How foreigners view the President

by Russ Roberts on April 11, 2007

in History

Here is how one newspaper described a recent speech by the Republican in the White House:

"The cheek of every American must tingle with shame as he reads the
silly, flat and dishwatery utterances of the man who has to be pointed
out to intelligent foreigners as the President of the United States."

The newspaper: the Chicago Tribune.
The President: Abraham Lincoln
The utterances: the Gettysburg Address

Growing up, I always loved the grandeur of the Gettysburg Address and very much enjoyed Garry Wills’s masterful discussion of its significance. But now that I know a little bit more about the Civil War and how many people died and what they thought they were dying for, my opinion comes closer to the Trib’s. Here is the last majestic sentence of the Address:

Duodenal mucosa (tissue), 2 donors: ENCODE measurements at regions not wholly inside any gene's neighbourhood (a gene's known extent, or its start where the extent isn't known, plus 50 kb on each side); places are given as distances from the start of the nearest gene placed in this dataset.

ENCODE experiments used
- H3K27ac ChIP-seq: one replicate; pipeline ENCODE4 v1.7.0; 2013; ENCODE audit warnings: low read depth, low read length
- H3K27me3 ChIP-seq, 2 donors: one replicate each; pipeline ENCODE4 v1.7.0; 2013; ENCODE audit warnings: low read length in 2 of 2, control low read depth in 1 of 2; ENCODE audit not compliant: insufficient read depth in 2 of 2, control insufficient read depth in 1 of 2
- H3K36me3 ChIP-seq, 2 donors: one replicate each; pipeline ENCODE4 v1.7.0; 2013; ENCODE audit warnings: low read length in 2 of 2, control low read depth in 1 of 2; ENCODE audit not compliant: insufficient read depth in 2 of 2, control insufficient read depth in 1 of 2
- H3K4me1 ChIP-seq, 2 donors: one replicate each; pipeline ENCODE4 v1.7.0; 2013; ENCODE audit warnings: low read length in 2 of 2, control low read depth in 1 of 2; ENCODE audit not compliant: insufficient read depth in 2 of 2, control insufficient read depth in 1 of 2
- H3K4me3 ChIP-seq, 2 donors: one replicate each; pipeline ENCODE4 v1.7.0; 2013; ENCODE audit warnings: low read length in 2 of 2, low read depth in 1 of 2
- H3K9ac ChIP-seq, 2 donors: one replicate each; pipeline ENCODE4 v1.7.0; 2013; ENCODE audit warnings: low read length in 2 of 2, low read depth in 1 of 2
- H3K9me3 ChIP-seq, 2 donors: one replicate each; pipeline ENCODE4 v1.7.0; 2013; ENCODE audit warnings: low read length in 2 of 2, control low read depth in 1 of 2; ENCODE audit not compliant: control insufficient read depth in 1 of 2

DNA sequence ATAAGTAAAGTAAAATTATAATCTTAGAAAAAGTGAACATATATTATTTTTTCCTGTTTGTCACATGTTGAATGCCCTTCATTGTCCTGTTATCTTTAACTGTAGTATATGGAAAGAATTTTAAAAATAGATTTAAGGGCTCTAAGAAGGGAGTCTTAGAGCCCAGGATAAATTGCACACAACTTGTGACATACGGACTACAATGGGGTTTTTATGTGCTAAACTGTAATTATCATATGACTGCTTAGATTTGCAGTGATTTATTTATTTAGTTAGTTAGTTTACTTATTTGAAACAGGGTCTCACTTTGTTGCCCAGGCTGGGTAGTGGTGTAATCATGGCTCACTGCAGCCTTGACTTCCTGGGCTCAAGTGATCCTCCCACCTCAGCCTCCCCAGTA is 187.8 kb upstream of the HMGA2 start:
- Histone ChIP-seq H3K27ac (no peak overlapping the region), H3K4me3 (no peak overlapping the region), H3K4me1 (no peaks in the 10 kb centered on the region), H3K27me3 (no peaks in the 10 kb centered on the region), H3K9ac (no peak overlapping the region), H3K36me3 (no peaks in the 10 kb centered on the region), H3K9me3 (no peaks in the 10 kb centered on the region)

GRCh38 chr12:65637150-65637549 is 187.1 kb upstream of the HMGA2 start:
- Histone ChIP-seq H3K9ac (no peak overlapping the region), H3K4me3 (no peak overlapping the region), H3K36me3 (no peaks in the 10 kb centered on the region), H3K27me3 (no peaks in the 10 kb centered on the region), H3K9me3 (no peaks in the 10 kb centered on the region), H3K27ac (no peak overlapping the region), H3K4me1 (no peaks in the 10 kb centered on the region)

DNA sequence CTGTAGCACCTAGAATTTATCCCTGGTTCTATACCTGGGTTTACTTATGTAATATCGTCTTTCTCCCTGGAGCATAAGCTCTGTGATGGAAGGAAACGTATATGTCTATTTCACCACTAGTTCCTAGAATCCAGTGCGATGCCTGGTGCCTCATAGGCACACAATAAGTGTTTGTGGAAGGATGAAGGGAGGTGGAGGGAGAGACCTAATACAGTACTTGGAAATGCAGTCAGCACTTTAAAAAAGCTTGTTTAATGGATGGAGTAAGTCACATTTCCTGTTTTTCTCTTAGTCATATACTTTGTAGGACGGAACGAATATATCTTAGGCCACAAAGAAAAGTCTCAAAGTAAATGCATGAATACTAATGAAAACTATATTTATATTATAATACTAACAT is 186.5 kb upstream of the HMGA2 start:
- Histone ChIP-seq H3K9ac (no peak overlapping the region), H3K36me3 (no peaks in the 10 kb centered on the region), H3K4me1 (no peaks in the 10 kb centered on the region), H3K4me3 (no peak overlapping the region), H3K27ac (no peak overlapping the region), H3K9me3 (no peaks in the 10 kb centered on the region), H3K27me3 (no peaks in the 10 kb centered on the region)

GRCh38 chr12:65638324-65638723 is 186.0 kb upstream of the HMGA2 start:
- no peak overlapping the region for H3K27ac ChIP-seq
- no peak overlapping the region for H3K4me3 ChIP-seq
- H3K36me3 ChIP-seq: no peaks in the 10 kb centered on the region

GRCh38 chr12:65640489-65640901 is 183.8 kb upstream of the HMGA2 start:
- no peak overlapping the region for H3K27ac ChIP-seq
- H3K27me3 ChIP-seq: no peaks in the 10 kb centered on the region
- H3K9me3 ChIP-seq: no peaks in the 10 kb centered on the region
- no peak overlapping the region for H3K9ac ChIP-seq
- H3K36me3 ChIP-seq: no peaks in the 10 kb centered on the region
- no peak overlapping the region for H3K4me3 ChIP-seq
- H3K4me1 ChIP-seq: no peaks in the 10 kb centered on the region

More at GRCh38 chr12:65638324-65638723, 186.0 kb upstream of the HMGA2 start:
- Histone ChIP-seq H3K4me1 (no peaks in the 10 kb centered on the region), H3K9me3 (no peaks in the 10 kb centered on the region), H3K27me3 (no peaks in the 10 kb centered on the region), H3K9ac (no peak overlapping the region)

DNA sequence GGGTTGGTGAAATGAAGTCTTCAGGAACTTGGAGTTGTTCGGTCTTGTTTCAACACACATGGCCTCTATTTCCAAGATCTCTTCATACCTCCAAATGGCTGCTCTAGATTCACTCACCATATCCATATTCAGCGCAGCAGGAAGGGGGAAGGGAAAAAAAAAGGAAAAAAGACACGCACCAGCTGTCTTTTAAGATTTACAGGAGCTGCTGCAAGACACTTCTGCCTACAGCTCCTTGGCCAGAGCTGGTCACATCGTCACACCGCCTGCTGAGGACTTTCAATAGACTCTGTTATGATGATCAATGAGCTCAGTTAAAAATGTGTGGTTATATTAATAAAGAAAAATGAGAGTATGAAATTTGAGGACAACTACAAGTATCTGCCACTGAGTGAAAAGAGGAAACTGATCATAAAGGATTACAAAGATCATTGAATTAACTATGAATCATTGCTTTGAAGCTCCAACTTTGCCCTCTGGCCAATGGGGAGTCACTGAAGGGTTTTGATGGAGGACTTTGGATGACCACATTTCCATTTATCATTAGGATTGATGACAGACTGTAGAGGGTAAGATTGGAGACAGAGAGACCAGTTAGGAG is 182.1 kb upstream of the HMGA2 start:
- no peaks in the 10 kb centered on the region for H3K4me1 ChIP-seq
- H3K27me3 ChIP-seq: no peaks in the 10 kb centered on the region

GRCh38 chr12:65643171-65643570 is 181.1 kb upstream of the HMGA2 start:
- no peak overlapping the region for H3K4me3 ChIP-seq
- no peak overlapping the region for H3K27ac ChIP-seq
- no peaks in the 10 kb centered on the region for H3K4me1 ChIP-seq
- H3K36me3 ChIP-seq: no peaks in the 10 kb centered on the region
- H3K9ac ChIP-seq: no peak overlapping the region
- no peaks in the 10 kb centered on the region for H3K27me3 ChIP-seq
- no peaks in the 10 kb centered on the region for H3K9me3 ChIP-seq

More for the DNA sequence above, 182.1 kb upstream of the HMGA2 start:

It is rather for us to be here dedicated to the great task remaining
before us — that from these honored dead we take increased devotion to
that cause for which they gave the last full measure of devotion — that
we here highly resolve that these dead shall not have died in vain —
that this nation, under God, shall have a new birth of freedom — and
that government of the people, by the people, for the people, shall not
perish from the earth.

A new birth of freedom? Democracy? That isn’t the cause those soldiers fought and died for. They fought to preserve the Union. Not to get rid of slavery, though mercifully, the war achieved that end. And by the election of 1864, the North was disenchanted enough to give McClellan 45% of the vote.

I spent a day at Gettysburg last week with my family. It’s a powerful, depressing, and poignant experience. In the cemetery Lincoln dedicated, many of the graves are unmarked. They are simply numbered. They are so close together that the graves must have been dug as long trenches where the dead were laid shoulder-to-shoulder.

If Lincoln had survived the attack by Booth, I wonder whether his luster today would burn so brightly.

On the flip side, had the war not happened, who knows how long slavery might have endured? Ten years? Fifty? At least some unintended consequences are beneficial.

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